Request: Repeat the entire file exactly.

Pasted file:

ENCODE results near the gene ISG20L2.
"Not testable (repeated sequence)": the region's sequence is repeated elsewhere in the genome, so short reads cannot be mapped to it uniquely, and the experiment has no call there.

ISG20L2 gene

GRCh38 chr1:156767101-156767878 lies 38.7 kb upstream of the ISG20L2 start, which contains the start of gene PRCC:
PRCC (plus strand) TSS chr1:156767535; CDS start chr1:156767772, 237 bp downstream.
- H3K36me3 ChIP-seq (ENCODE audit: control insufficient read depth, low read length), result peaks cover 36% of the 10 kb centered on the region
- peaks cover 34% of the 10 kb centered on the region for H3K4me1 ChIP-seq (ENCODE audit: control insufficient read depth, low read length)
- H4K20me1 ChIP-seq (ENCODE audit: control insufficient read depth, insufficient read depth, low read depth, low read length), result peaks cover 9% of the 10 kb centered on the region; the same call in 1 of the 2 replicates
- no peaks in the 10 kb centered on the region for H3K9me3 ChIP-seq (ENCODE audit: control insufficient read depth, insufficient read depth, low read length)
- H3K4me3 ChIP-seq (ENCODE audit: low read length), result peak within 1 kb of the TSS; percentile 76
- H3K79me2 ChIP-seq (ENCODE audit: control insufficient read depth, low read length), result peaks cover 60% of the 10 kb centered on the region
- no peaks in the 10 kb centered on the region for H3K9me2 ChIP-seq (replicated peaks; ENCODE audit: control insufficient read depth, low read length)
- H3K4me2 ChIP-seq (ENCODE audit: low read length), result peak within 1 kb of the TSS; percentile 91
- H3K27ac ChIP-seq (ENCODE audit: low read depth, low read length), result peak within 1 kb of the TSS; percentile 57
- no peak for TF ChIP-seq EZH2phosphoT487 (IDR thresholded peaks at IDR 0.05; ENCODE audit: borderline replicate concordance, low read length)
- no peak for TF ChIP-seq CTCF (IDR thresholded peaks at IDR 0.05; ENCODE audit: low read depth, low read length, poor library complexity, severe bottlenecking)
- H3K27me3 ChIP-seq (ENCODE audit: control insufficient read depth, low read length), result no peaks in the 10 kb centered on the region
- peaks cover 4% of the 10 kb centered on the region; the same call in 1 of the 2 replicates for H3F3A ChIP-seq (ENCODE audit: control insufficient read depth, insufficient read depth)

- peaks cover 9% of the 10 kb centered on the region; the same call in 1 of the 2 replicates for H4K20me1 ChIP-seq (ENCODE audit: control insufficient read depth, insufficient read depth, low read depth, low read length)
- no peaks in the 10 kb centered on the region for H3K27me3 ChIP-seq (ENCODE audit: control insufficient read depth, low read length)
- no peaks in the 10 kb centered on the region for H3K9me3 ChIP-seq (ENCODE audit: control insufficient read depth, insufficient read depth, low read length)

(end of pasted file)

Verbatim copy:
ENCODE results near the gene ISG20L2.
"Not testable (repeated sequence)": the region's sequence is repeated elsewhere in the genome, so short reads cannot be mapped to it uniquely, and the experiment has no call there.

ISG20L2 gene

GRCh38 chr1:156767101-156767878 lies 38.7 kb upstream of the ISG20L2 start, which contains the start of gene PRCC:
PRCC (plus strand) TSS chr1:156767535; CDS start chr1:156767772, 237 bp downstream.
- H3K36me3 ChIP-seq (ENCODE audit: control insufficient read depth, low read length), result peaks cover 36% of the 10 kb centered on the region
- peaks cover 34% of the 10 kb centered on the region for H3K4me1 ChIP-seq (ENCODE audit: control insufficient read depth, low read length)
- H4K20me1 ChIP-seq (ENCODE audit: control insufficient read depth, insufficient read depth, low read depth, low read length), result peaks cover 9% of the 10 kb centered on the region; the same call in 1 of the 2 replicates
- no peaks in the 10 kb centered on the region for H3K9me3 ChIP-seq (ENCODE audit: control insufficient read depth, insufficient read depth, low read length)
- H3K4me3 ChIP-seq (ENCODE audit: low read length), result peak within 1 kb of the TSS; percentile 76
- H3K79me2 ChIP-seq (ENCODE audit: control insufficient read depth, low read length), result peaks cover 60% of the 10 kb centered on the region
- no peaks in the 10 kb centered on the region for H3K9me2 ChIP-seq (replicated peaks; ENCODE audit: control insufficient read depth, low read length)
- H3K4me2 ChIP-seq (ENCODE audit: low read length), result peak within 1 kb of the TSS; percentile 91
- H3K27ac ChIP-seq (ENCODE audit: low read depth, low read length), result peak within 1 kb of the TSS; percentile 57
- no peak for TF ChIP-seq EZH2phosphoT487 (IDR thresholded peaks at IDR 0.05; ENCODE audit: borderline replicate concordance, low read length)
- no peak for TF ChIP-seq CTCF (IDR thresholded peaks at IDR 0.05; ENCODE audit: low read depth, low read length, poor library complexity, severe bottlenecking)
- H3K27me3 ChIP-seq (ENCODE audit: control insufficient read depth, low read length), result no peaks in the 10 kb centered on the region
- peaks cover 4% of the 10 kb centered on the region; the same call in 1 of the 2 replicates for H3F3A ChIP-seq (ENCODE audit: control insufficient read depth, insufficient read depth)

- peaks cover 9% of the 10 kb centered on the region; the same call in 1 of the 2 replicates for H4K20me1 ChIP-seq (ENCODE audit: control insufficient read depth, insufficient read depth, low read depth, low read length)
- no peaks in the 10 kb centered on the region for H3K27me3 ChIP-seq (ENCODE audit: control insufficient read depth, low read length)
- no peaks in the 10 kb centered on the region for H3K9me3 ChIP-seq (ENCODE audit: control insufficient read depth, insufficient read depth, low read length)